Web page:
Brake dust exposure exacerbates inflammation and transiently compromises phagocytosis in macrophages

Liza Selley*, Linda Schuster, Helene Marbach, Theresa Forsthuber, Ben Forbes, Timothy W. Gant, Thomas Sandström, Nuria Camiña, Toby J. Athersuch, Ian Mudway, Abhinav Kumar

*Corresponding author for this work

Research output: Contribution to journalArticlepeer-review

27 Citations (Scopus)
8 Downloads (Pure)


Studies have emphasised the importance of combustion-derived particles in eliciting adverse health effects, especially those produced by diesel vehicles. In contrast, few investigations have explored the potential toxicity of particles derived from tyre and brake wear, despite their significant contributions to total roadside particulate mass. The objective of this study was to compare the relative toxicity of compositionally distinct brake abrasion dust (BAD) and diesel exhaust particles (DEP) in a cellular model that is relevant to human airways. Although BAD contained considerably more metals/metalloids than DEP (as determined by inductively coupled plasma mass spectrometry) similar toxicological profiles were observed in U937 monocyte-derived macrophages following 24 h exposures to 4-25 μg ml-1 doses of either particle type. Responses to the particles were characterised by dose-dependent decreases in mitochondrial depolarisation (p ≤ 0.001), increased secretion of IL-8, IL-10 and TNF-α (p ≤ 0.05 to p ≤ 0.001) and decreased phagocytosis of S. aureus (p ≤ 0.001). This phagocytic deficit recovered, and the inflammatory response resolved when challenged cells were incubated for a further 24 h in particle-free media. These responses were abrogated by metal chelation using desferroxamine. At minimally cytotoxic doses both DEP and BAD perturbed bacterial clearance and promoted inflammatory responses in U937 cells with similar potency. These data emphasise the requirement to consider contributions of abrasion particles to traffic-related clinical health effects.

Original languageEnglish
Pages (from-to)371-386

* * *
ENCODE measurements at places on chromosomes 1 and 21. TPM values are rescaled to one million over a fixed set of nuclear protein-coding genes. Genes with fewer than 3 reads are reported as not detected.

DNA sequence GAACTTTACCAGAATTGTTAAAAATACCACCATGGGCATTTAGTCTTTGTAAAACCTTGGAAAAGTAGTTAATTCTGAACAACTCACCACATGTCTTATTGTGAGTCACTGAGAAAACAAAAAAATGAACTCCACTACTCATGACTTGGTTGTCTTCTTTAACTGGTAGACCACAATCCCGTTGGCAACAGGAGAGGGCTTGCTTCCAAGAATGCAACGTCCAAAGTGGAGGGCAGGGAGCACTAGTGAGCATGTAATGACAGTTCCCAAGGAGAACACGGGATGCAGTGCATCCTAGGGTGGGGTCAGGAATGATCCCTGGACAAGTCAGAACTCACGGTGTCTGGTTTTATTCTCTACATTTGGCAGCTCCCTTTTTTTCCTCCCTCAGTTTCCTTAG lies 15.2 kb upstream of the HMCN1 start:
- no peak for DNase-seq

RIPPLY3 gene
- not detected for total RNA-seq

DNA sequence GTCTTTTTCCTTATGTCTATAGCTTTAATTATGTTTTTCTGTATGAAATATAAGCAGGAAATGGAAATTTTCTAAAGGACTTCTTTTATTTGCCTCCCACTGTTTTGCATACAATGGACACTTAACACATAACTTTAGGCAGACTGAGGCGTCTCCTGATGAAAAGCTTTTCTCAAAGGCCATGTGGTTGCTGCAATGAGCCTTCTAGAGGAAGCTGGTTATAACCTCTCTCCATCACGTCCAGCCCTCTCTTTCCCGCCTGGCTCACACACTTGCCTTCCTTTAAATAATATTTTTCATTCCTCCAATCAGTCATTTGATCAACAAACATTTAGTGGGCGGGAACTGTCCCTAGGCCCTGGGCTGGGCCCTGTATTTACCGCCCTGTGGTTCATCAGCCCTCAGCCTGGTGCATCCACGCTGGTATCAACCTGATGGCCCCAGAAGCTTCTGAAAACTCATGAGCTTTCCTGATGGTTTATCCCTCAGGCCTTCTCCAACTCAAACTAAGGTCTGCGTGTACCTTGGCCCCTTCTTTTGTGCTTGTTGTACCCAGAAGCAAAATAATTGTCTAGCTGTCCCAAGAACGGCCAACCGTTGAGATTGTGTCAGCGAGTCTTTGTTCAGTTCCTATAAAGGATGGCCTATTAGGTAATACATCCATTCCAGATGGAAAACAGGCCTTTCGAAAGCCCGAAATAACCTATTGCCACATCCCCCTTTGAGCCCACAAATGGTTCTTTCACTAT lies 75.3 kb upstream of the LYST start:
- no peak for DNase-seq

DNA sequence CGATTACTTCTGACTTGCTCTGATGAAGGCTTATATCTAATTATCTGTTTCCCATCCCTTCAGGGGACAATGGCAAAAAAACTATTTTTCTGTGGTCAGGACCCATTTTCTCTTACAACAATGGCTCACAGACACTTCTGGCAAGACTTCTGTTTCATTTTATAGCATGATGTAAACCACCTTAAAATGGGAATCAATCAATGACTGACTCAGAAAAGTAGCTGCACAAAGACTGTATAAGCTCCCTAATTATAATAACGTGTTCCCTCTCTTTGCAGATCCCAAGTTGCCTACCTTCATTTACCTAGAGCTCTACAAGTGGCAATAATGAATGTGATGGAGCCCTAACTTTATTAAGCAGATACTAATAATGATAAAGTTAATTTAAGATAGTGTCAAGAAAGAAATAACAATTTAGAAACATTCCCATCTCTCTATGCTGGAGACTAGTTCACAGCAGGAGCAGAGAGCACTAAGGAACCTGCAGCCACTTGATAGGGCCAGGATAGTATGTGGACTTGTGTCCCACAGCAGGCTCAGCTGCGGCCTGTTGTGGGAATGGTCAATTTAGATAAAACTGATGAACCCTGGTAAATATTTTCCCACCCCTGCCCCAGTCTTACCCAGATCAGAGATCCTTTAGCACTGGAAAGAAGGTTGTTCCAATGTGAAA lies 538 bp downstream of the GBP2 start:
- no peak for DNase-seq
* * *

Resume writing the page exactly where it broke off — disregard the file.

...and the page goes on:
Number of pages16
Issue number3
Early online date9 Jan 2020
Publication statusPublished - Mar 2020

Bibliographical note

Funding Information: Liza Selley was supported by the Integrative Toxicology Training Partnership (ITTP) from the Medical Research Council, UK (Grant awarded to TG and TA) and a Mini Fellowship grant awarded by the In Vitro Toxicology Society, UK. TG was supported by the National Institute for Health Research Health Protection Research Unit (NIHR HPRU) in Health Impact of Environmental Hazards held at King’s College London in partnership with Public Health England (PHE) and Imperial College London. Our metal analysis was performed by the London Metallomics Facility and funded by the Wellcome trust (grant reference 202902/Z/16/Z, awarded to IM).

The authors would like to thank SMP Svensk Maskinprovning, Sweden for providing the brake abrasion dust employed in this study. The authors would also like to acknowledge Stevenage Bioscience Catalyst, GlaxoSmithKline and GE Healthcare for providing access to the IN Cell Analyzer 6000 and for training on the instrument. LSE acknowledges the MRC Integrative Toxicology Training Partnership (ITTP) and the In Vitro Toxicology Society for financial support.

Open Access: This is an Open Access article distributed under the terms of the Creative Commons Attribution Non-Commercial License (, which permits non-commercial reuse, distribution, and reproduction in any medium, provided the original work is properly cited. For commercial re-use, please contact

Publisher Copyright: © 2020 The Royal Society of Chemistry.

Citation: Liza Selley, Linda Schuster, Helene Marbach, Theresa Forsthuber, Ben Forbes, Timothy W Gant, Thomas Sandström, Nuria Camiña, Toby J Athersuch, Ian Mudway, Abhinav Kumar, Brake dust exposure exacerbates inflammation and transiently compromises phagocytosis in macrophages, Metallomics, Volume 12, Issue 3, March 2020, Pages 371–386,



Dive into the research topics of 'Brake dust exposure exacerbates inflammation and transiently compromises phagocytosis in macrophages'. Together they form a unique fingerprint.

Cite this